It’s not that the queen’s crown changed anything,

not really. All it was doing was growing there

in the field beside the spruce.

But there it was, succulent and pink.

And there I was, not even knowing

how desperately I wanted to find

something beautiful, until I stumbled

on the flower, hiding as it was in the tall, tall grass.

And though it changed nothing,

it changed everything, the day

suddenly marked by treasure,

by luck. There are, surely, thousands

of chances each day for such astonishment,

thousands of openings

I never see, thousands of opportunities

to say, “This, this is why I am here.”

Crazy that finding a flower in the tall, tall grass

could obscure a whole world of troubles.

At least for a moment.

I will tell you where to find it,

though it wouldn’t be the same

if you were looking for it.

No, better to walk wherever it is

you are walking, better to stumble

as often as you can.


Those forlorn, sagging sunflowers,

all morning I watch the severe arcs

of their lifeless stems. Just yesterday,

they were so full of vigor before I pulled them up

and moved them across the garden.

I, too, have been ripped up. Is this why

I can’t stop staring at all morning

at the slow, slow straightening,

the gradual unflagging of the leaves,

the marvelous resilience

I want to believe I might find inside me

no matter how brutal or well intentioned

the hand that tugs, tugs at my roots.

Because we did not drown today in a violent flash flood

nor contract hanta virus nor botulism,

because we were not tracked down and dismembered

by a mountain lion nor bitten by mosquitoes with West Nile,

because there was no hurricane, no earthquake,

no mudslide, no irate employees in the post office,

because both your heart and my heart continued

to pump rich blood through our bodies,

well, that seems reason enough to sit here

on the porch tonight and marvel at the world—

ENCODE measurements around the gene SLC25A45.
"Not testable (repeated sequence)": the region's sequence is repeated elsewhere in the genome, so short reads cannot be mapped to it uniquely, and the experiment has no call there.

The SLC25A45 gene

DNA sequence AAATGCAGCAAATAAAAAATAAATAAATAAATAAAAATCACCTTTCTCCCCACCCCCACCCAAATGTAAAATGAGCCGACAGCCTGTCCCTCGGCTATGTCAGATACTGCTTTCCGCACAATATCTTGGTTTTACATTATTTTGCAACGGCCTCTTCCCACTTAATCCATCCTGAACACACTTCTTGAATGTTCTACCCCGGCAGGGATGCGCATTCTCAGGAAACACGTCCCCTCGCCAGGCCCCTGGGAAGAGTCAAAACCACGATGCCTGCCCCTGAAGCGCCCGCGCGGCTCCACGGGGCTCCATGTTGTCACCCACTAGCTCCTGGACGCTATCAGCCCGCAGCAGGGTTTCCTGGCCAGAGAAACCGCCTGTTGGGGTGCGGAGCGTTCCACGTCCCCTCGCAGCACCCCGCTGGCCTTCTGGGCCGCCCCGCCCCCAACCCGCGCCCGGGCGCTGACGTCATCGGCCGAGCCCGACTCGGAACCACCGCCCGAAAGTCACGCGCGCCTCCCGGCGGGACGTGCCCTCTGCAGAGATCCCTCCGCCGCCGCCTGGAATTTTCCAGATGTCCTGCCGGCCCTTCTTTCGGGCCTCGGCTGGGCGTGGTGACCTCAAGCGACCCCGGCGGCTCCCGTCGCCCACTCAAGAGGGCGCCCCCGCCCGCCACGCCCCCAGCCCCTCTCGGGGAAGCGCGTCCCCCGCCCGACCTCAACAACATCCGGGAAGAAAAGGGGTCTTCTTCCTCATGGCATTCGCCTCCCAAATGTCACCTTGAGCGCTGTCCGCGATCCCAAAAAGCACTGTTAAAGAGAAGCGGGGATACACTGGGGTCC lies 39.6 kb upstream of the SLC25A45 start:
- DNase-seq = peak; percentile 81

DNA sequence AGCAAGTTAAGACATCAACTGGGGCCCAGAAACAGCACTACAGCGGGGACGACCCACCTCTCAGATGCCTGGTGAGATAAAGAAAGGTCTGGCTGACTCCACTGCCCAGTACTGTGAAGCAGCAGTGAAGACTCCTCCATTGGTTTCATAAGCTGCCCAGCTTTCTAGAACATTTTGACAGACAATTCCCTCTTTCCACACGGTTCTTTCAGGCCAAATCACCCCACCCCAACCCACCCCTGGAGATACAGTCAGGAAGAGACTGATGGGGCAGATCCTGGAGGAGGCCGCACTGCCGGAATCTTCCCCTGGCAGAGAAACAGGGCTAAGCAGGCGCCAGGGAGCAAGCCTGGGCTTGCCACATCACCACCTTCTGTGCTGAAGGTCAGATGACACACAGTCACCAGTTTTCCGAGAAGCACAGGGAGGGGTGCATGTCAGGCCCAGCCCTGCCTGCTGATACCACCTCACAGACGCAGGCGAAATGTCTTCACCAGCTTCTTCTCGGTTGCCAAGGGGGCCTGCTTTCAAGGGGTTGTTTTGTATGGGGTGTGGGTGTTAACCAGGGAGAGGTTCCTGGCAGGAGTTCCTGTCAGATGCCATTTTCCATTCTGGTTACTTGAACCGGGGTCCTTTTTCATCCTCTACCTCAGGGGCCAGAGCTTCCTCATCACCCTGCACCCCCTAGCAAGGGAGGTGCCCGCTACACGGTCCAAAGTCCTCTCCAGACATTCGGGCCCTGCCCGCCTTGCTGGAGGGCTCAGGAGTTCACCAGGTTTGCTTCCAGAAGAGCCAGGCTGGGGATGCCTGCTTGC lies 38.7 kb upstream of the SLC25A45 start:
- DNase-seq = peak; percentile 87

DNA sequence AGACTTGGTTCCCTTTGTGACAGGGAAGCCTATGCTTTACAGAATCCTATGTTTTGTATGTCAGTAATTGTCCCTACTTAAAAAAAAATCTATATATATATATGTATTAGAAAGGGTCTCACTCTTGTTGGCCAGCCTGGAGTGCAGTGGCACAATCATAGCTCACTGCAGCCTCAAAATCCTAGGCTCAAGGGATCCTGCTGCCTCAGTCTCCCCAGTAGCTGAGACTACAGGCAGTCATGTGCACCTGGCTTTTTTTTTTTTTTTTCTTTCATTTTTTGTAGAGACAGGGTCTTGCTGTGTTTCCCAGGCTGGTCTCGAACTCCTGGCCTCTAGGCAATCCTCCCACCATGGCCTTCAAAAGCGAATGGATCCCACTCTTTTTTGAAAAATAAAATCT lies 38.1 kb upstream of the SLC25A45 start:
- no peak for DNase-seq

all those diving and banking green backed swallows

and the way the light shines through crab apple leaves

and the scent of the river and even that strangled sound

that the geese make—wouldn’t you say we are lucky,

my god, blessed beyond blessed to sit here

and fall in love with life not out of any sense that our time is short

but just because the field is full of green and gold

and the garden is free of gophers for now, and

the lawn has been mowed and there are no killer bees

in the yard, and there’s no tsunami, nope, not even a tiny chance.

Even though I know you don’t read poems,

I want to thank you for calling me last night

when your living room was too big for one,

when all the ex-lovers were somewhere else

and even the kids were gone. Thank you

for calling me to say how alone it is.

For half an hour, we were alone together,

weeping and laughing in our separate rooms.

Just tonight I realized I do not know how gravity works.

Something to do with mass. And distance.

How much of what rules us do we not understand?

The vase falls and it breaks. We know that and learn

to be more gentle with our hands. It’s more

out of habit than true understanding. Our loneliness,

too, is a kind of a rule that we spend our whole lives

trying to change, but it is always there.

Eventually we come to see that everything

will be taken from us. Our aloneness is all that is left.

It is only frightening until it is not. Then it frightens us again.

Thank God we are here to explore it together,

this alarming lack of anything to hold onto.

When we say goodbye, it is gentle. We both know

what it feels like to break. There is too much at stake

not to love each other, alone and distant as we are.

Gooseberry Picking

They are not quite ripe, the gooseberries

growing behind Christie’s house,

but I pick them anyway and pop

the prickling pink globes

between my tongue

and the roof of my mouth,

oh sour round rush of surprise,

and I am a girl again, not quite ripe,

living in a country where I don’t speak the language

wandering the edge of the woods of the north

with a family that isn’t my own.

The mother, who later will shun me, shows me

how to pick and eat the gooseberries,

a fruit I have never seen before.

I learn to love them that instant,

something I can immediately translate with my tongue—

the marriage of sweet and terribly tart,

a flavor I know already by heart.

Greedy, greedy, my hands in a hurry,

I pull the gooseberries behind Christie’s house

into my mouth as if feeding the memory

of a longing to understand,

feeding it so I can better untangle its tethers

before the memory disappears again.

One Morning

folding up the tent—

summer in a small package

wood smoke still in my hair

Without Thinking

All night we turn

into each other’s arms

between dreams,

readjusting our bellies,

our backs, our toes

so they touch each other

lightly. Not the fumbling

of the newly met,

but the tenderness

of the long married,

we who know the

other’s body—all

the angles and softnesses,

all the positions where we

gently fit if only we bend an elbow

just so, if only we move

our leg just here—

how easy it is

to bend together

through darkness, how

beautiful to find you,

to be found.


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